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• Publication Date: 01/24/1996
• Publication Type: Meeting
• Fed Register #: 61:1947-1950
• Standard Number: 1910.1000
• Title: Updating Permissible Exposure Limits (PELS) for Air Contaminants; Meeting

DEPARTMENT OF LABOR

Occupational Safety and Health Administration

Updating Permissible Exposure Limits (PELS) for Air Contaminants; Meeting

AGENCY: The Occupational Safety and Health Administration, Labor.

ACTION: Notice of Public Meeting on Updating Permissible Exposure Limits (PELs) for Air Contaminants.



DATE AND TIME: Thursday, February 22, 1996; 9 a.m. to 5 p.m.

PLACE: Frances Perkins Building, Auditorium, 200 Constitution Ave., NW, Washington, DC 20210. Metro, Judiciary Square Station on the Red Line.

PUBLIC PARTICIPATION: The meeting is open to the public. The room accommodates approximately 240 persons. Pre-registration requested for all participants and required for those planning on making a brief presentation. To register, please send the following information by mail or fax to Julia Pesak at: US Department of Labor/OSHA, Rm. N 3718, 200 Constitution Ave., NW., Washington, DC 20210 Fax: (202) 219-7125 Or, to register by e-mail, send the same information to Lyn Penniman at:

lynp@osh3.osha.gov

Information required to register: Name of participant, Organization represented by participant, Topic(s) participant desires to address, Approximate time requested for each topic, maximum of 15 minutes total for each participant.

Registration deadline: Received by Monday, February 12, 1996. Registration confirmation: OSHA will confirm all registrations received by the deadline. OSHA will chair the meeting and allot time to cover the agenda and permit differing viewpoints to be aired.

AGENDA FOR PUBLIC MEETING: The first portion of the public meeting will include background information on OSHAs past effort and current strategy for updating Permissible Exposure Limits (PELs), followed by a general discussion of OSHAs method for identifying substances for inclusion in the current phase of rulemaking. The second portion will cover significance of risk, risk assessment methodology as applied to both carcinogenic and noncarcinogenic end points, and feasibility analysis methodology.

FOR FURTHER INFORMATION: Call Phyllis Yates or Julia Pesak at (202) 219-7111. Please note that registrations will not be accepted by telephone.

SUPPLEMENTARY INFORMATION:

Background

When the Occupational Safety and Health Administration was established in 1971, the Agency was given two years to adopt existing federal and national consensus standards. Among other standards, OSHA adopted Threshold Limit Values (TLVs) from the American Conference of Governmental Industrial Hygienists (ACGIH), which in turn had become federal standards under the Walsh-Healy Act. These limits, in addition to exposure limits from the American National Standards Institute (ANSI), were codified in the Code of Federal Regulations (CFR) as Permissible Exposure Limits (PELs) in Sec. 1910.1000, Subpart Z. Subpart Z became known as OSHAs Z-Tables, and were enforced by OSHA to protect the health of workers from adverse health effects associated with overexposure to air contaminants in general industry. Minor differences in regulatory history resulted in slightly different limits for the construction and maritime industries.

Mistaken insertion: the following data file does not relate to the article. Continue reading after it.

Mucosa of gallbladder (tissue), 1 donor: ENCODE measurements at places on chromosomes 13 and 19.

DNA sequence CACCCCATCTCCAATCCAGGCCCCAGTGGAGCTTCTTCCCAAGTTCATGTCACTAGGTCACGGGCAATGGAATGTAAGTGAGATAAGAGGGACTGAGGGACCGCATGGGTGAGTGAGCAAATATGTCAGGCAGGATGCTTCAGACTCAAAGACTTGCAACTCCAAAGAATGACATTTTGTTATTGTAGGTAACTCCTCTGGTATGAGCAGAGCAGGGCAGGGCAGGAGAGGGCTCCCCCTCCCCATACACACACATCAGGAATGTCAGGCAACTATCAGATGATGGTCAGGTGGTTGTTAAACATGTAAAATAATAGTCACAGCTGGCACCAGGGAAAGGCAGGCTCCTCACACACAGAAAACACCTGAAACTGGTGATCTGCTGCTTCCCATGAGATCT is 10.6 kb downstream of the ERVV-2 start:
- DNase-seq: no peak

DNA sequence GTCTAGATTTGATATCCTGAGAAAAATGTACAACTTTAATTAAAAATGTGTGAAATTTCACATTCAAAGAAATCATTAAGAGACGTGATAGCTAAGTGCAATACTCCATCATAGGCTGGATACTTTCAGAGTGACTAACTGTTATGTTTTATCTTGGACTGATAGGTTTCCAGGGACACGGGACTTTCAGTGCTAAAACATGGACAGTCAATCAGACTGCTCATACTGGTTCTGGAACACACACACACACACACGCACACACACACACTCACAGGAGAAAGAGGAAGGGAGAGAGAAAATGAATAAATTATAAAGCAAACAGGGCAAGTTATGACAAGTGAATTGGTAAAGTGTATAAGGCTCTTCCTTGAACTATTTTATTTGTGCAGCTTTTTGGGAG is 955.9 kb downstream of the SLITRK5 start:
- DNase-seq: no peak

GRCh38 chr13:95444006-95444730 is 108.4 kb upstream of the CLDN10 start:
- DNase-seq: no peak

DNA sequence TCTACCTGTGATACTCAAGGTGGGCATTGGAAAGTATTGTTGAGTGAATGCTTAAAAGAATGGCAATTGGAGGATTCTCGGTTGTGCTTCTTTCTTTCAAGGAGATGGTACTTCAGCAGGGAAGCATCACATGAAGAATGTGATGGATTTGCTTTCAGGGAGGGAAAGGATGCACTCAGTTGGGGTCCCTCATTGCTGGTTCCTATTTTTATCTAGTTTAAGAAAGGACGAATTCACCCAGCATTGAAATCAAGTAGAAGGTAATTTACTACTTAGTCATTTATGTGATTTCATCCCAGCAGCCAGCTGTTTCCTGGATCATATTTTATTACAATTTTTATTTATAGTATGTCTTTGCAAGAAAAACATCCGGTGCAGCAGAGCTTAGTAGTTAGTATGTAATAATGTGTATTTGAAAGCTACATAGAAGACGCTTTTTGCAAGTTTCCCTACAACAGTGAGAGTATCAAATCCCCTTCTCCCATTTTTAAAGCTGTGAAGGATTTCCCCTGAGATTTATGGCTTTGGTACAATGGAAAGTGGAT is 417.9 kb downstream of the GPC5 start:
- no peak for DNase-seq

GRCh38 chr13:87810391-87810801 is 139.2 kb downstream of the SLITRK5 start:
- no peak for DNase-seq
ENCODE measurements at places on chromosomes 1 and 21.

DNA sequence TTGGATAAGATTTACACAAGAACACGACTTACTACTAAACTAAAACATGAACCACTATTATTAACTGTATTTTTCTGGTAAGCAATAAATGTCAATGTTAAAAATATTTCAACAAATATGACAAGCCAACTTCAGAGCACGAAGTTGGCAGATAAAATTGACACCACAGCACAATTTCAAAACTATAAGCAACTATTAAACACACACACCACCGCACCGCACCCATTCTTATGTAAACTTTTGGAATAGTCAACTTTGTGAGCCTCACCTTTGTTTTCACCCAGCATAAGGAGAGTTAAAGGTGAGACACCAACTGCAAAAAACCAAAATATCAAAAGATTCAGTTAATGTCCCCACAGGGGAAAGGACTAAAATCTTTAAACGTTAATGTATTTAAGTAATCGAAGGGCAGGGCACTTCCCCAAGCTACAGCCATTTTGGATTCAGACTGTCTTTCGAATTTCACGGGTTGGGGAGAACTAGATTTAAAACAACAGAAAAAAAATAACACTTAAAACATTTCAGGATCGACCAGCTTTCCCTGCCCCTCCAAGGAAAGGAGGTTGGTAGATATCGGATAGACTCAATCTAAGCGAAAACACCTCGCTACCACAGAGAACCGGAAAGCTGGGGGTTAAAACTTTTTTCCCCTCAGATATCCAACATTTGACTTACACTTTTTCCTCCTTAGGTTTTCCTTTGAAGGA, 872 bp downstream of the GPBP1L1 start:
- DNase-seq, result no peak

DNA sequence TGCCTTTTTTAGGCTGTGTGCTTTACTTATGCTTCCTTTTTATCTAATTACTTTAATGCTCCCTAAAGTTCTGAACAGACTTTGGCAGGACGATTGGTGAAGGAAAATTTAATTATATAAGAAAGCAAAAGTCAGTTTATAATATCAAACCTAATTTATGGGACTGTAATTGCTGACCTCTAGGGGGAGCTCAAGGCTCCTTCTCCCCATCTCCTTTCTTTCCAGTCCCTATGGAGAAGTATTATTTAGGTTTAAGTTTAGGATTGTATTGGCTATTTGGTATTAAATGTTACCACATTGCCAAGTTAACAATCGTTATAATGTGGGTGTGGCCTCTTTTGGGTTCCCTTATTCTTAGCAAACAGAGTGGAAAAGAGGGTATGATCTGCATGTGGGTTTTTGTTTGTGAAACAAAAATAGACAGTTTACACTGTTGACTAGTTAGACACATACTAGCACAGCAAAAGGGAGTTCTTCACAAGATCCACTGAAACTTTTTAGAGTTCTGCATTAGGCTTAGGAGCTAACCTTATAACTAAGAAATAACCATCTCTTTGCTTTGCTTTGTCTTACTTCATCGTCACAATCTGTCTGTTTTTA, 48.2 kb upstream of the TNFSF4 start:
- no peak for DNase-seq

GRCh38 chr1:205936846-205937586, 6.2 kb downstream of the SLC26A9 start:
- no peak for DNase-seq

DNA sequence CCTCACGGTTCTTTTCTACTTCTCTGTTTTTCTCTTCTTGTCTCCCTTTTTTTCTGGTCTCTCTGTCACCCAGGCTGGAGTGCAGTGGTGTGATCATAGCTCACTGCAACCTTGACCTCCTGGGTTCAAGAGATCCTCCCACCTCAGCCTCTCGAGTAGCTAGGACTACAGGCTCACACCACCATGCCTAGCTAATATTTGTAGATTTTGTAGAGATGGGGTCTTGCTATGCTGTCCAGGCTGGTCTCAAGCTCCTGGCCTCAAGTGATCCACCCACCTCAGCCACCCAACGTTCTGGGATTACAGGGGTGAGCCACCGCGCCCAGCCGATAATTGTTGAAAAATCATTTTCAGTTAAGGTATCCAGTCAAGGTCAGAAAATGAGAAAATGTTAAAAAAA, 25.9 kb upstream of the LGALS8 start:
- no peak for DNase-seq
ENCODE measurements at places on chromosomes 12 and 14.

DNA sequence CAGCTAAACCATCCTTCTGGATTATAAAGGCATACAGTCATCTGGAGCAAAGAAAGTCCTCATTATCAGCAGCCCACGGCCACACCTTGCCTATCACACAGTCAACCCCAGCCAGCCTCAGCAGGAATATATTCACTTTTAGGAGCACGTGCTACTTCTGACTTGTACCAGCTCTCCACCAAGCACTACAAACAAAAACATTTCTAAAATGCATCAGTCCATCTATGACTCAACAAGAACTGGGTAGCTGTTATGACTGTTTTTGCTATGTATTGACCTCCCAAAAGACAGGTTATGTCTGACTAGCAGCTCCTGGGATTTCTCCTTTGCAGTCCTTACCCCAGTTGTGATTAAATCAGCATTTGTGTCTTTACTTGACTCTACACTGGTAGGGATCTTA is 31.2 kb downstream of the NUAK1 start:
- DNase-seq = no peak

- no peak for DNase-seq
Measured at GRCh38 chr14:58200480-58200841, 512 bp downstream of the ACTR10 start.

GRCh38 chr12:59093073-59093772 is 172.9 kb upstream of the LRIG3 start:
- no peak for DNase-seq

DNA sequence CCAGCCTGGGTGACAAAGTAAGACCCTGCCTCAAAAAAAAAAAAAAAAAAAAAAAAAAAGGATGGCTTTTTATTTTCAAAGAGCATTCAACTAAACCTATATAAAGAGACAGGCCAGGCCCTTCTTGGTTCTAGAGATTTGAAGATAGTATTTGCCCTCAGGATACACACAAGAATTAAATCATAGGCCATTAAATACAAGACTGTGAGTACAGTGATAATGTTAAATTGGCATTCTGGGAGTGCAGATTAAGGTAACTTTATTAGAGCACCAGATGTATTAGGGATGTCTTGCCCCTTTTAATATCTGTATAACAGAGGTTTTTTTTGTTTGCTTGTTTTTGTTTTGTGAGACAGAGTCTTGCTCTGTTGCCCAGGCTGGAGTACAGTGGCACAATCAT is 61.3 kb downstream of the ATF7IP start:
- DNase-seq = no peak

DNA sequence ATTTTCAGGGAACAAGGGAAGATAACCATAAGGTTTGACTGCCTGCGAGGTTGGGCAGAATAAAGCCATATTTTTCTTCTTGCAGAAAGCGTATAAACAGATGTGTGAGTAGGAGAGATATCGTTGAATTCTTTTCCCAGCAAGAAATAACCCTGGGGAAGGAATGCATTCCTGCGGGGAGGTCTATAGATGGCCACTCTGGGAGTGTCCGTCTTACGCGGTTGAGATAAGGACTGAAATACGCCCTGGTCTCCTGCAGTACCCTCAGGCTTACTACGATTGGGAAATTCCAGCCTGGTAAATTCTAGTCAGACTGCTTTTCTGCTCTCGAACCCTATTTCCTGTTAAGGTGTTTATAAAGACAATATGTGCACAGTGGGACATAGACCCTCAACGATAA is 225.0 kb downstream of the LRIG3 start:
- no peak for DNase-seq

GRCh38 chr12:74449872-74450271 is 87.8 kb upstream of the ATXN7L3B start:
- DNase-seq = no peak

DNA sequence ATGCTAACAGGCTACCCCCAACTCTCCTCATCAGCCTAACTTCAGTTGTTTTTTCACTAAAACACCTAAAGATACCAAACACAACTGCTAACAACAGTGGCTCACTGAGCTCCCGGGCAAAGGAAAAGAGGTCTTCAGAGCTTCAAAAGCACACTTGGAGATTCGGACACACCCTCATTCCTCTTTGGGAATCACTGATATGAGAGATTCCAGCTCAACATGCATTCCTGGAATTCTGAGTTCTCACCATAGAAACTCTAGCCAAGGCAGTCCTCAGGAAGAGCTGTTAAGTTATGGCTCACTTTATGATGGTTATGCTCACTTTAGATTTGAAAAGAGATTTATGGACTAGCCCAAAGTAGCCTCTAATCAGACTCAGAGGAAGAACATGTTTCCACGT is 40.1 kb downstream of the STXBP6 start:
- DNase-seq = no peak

In the 1980s, it became widely recognized that many of the limits in OSHAs Z-Tables were outdated, and in 1988 OSHA proposed to update approximately 420 of its PELs in its air contaminants rulemaking. The newer PELs were based on more recent scientific information, and that information indicated that all but one of the new PELs needed to be more protective of worker health than were the old limits. OSHA utilized in part the recommendations made by the ACGIH and the National Institute of Occupational Safety and Health (NIOSH) in an effort to streamline the process. Following hearings and written comments OSHA published its final rule on January 19, 1989 (54 FR 2332), reducing 212 PELs, setting 164 PELs for previously unregulated substances, and raising one PEL. OSHA proposed to expand coverage of that rule to the construction and maritime industries on June 12, 1992 (57 FR 26002).

Legal challenges to the standard by industry and labor groups were consolidated and heard in the Eleventh Circuit Court of Appeals. In July of 1992 the Court issued its decision (American Federation of Labor and Congress of Industrial Organizations v. Occupational Safety and Health Administration, 965 F. 2d 962). It stated, in essence, that OSHA should perform quantitative analysis of risk for noncancer endpoints where possible, that more extensive discussions of the health evidence for each substance was needed, and that feasibility analysis should be more detailed. Though only some of the substances were individually challenged, the entire revised air contaminants standard was vacated and remanded back to the Agency. Consequently, the Agency was obligated to revert back to enforcing the limits set in the early 1970s.

Purpose

Establishing an ongoing mechanism for updating its PELs continues to be a high priority for the Agency. OSHA seeks comment on the current phase of its plan to establish an ongoing, iterative process for updating outmoded Permissible Exposure Limits (PELs). Future phases will differ from the current phase and include a mechanism for establishing PELs for appropriate new substances (not currently regulated) under Sec. 1910.1000, subpart Z. This meeting will be the second on the topic of PELs with interested stakeholders since the standard was remanded in 1992.